Mail Today (8 April 2010)
IF THE note of cheerfulness and hope in their music is a parameter to judge its success, then the musical exchange programme between children from India, Netherlands and Tanzania did manage to cut across all boundaries — geographical as well as socio- economic.
The year- long project by the NGO Smile Foundation, which supports the welfare of children from economically weaker sections, culminated with the release of their album Music Beats at Hotel Conclave Boutique on Tuesday afternoon.
The project brought together privileged and notso- privileged children from these countries. The 20- member group, which has stayed connected through internet over the last one year, met for the first time just a week ago.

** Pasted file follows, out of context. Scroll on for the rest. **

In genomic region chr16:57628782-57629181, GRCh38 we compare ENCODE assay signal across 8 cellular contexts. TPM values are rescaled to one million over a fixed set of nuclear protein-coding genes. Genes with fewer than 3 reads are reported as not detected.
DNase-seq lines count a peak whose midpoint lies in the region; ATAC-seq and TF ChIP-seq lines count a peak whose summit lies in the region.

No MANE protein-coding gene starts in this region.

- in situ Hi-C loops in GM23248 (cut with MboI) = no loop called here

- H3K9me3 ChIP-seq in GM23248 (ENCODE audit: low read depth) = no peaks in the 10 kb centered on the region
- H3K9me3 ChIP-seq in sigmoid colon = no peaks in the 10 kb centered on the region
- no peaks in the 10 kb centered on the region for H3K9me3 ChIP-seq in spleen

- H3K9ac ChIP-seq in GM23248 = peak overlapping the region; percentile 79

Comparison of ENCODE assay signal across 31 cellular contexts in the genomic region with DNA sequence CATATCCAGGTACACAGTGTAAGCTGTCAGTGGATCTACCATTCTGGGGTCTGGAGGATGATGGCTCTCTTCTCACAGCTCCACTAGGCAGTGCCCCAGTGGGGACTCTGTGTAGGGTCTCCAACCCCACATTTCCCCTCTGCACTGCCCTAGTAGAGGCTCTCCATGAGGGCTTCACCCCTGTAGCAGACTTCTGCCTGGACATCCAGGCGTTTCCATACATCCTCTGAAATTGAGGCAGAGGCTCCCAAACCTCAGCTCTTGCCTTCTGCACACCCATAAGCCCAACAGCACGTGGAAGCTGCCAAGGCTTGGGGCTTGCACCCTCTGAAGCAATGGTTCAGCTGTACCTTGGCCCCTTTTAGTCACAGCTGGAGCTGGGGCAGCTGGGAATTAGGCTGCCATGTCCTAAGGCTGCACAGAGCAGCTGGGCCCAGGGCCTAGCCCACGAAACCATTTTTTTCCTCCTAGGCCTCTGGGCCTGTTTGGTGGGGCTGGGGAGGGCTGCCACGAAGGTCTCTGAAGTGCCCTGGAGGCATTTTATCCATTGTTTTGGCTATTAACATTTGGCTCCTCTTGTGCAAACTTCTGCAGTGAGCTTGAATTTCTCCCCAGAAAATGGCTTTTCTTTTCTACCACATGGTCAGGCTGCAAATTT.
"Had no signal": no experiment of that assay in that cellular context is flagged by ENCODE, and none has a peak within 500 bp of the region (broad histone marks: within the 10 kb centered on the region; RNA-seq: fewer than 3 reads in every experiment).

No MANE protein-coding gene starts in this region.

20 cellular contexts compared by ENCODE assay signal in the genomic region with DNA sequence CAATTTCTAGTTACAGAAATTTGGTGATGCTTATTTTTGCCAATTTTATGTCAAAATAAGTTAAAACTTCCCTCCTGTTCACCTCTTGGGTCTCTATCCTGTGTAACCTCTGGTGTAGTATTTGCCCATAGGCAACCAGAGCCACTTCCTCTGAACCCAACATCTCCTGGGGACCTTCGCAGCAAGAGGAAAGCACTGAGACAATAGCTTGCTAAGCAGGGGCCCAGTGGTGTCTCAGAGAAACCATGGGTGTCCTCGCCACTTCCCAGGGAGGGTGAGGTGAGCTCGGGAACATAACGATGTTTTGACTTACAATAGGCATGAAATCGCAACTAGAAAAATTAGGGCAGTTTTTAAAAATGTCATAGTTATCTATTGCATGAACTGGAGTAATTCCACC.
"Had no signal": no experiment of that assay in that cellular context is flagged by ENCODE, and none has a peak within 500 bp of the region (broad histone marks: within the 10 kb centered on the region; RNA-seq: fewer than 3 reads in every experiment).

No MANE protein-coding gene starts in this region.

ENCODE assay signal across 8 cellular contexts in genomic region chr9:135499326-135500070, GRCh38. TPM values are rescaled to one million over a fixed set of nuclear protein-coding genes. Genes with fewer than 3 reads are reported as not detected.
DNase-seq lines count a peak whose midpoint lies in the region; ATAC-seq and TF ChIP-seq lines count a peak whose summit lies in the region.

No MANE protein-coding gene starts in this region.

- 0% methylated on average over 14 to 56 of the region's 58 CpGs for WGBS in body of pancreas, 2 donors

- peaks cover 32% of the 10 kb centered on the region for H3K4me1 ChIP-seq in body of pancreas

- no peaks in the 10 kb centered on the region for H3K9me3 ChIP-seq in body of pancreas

“ I was really nervous on the first day, but after a few interactions we all became friends,” said Kajal, 13, one of the youngest members of the group, who studies at the Sankalp Saksharta Samiti School.
Speaking of bonding, Dutch 17- year old Tijn Wybenga hit it off with Ajay, 12, on the first day. “ We started chatting during dinner, and discovered our common interest in music,” Wybenga, who gave one of his two harmonicas to Ajay as a parting gift, said. “ We are through with our share of tears,” added Ajay, who wants to juggle a career in music with computer engineering.
Bridging gaps between social strata, music for many of these children is also a way to tell their story of neglect and spread awareness about it in society. “ I want to sing because I need to tell people what it is to be like a street child,” said the group’s rapper Deogratius Antipas, from Tanzania.
Source: http://epaper.mailtoday.in/epaperhome.aspx?issue=842010 Page 29